Eugene Debs Biography ID 35
He led the drive for one big union embracing all rail workers. In his early twenties, he had become an official of the Brotherhood of Locomotive Firemen, a bastion of crafts separatism. He started out as a champion of compromise and arbitration as avenues to harmonious and equitable labor-management relations. But experience convinced him that the robber barons in command of major railroads were less interested in peace than in pitting one brotherhood against another.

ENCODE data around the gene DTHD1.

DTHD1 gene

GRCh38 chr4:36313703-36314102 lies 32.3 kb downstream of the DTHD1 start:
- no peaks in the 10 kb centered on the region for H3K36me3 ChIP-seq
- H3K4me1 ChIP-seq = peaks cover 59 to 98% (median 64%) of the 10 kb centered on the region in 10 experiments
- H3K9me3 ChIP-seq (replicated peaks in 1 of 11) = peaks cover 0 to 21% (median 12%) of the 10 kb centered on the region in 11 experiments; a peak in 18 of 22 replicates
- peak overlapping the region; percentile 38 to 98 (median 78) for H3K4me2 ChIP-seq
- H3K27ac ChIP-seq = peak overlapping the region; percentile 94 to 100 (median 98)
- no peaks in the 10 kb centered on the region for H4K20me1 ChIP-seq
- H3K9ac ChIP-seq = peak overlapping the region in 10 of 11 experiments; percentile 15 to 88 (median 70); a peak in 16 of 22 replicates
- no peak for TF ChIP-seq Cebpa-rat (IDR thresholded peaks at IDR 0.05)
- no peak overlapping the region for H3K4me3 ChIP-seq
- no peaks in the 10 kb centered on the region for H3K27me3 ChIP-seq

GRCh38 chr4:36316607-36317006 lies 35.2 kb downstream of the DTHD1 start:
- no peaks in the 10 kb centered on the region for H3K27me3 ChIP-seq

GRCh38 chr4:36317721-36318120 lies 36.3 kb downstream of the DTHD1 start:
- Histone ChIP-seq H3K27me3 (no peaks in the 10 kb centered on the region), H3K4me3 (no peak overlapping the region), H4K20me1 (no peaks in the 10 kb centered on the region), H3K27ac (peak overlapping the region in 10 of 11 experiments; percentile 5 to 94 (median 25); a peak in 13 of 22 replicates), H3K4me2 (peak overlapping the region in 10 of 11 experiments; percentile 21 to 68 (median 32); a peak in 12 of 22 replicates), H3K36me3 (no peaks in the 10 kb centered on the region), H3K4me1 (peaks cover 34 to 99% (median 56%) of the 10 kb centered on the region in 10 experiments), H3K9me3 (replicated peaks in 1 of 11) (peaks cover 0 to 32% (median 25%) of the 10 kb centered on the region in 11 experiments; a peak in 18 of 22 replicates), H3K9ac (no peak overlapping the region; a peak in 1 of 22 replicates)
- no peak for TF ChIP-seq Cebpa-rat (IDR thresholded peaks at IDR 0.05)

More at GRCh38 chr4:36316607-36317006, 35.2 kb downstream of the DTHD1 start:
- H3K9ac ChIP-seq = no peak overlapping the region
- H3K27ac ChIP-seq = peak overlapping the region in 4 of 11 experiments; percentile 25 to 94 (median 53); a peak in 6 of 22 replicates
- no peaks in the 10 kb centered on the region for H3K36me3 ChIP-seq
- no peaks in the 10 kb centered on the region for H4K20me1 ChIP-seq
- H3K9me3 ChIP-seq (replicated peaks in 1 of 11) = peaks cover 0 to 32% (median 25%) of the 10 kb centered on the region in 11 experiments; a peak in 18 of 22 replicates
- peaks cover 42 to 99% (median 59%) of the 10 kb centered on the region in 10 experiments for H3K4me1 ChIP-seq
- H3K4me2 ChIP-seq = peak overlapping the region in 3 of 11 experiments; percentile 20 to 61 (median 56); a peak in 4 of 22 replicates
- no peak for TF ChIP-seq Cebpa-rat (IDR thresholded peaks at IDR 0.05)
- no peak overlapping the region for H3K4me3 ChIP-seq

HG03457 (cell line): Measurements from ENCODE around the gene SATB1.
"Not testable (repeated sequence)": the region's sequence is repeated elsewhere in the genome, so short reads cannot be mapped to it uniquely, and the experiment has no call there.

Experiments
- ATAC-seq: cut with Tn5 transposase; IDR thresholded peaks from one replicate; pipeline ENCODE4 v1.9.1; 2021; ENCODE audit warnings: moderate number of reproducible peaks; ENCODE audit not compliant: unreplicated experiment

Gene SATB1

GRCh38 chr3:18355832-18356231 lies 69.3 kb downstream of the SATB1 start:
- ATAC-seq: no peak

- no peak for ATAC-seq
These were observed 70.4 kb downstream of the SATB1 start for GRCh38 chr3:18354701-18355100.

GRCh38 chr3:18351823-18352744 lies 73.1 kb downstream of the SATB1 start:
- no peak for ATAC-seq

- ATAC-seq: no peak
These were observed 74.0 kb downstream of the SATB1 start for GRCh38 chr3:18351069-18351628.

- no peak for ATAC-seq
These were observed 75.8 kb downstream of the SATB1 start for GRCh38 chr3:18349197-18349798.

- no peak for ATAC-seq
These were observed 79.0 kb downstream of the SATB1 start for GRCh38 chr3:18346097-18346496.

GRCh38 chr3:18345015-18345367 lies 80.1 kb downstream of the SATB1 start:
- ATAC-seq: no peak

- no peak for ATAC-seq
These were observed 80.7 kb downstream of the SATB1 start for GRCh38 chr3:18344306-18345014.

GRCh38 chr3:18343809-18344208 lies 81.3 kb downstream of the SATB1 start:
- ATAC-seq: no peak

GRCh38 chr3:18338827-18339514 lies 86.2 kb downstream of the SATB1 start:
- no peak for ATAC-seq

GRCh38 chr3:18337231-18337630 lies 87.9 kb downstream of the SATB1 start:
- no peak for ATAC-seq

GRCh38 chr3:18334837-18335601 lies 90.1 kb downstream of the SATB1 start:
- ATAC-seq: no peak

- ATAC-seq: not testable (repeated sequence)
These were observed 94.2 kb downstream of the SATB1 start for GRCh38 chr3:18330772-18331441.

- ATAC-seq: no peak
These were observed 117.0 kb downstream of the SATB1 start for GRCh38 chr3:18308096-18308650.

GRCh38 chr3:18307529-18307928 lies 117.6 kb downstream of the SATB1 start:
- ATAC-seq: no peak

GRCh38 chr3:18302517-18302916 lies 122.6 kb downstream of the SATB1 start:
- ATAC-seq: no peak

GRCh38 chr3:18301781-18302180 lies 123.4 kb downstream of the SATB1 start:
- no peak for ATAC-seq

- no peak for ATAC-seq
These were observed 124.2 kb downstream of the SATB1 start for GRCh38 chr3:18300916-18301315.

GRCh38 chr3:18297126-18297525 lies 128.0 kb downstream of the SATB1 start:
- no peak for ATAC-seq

The collapse of a strike by rail switchmen in Buffalo in 1892 after the other crafts refused to come to their aid prompted Debs to resign his post with the firemen and become prime mover in setting up the American Railway Union, which cut across all craft lines and even took in longshoremen, car builders, and coal miners. The infant union had phenomenal growth, quickly eclipsing in size the combined membership of all the old-line brotherhoods. But its demise was equally swift.
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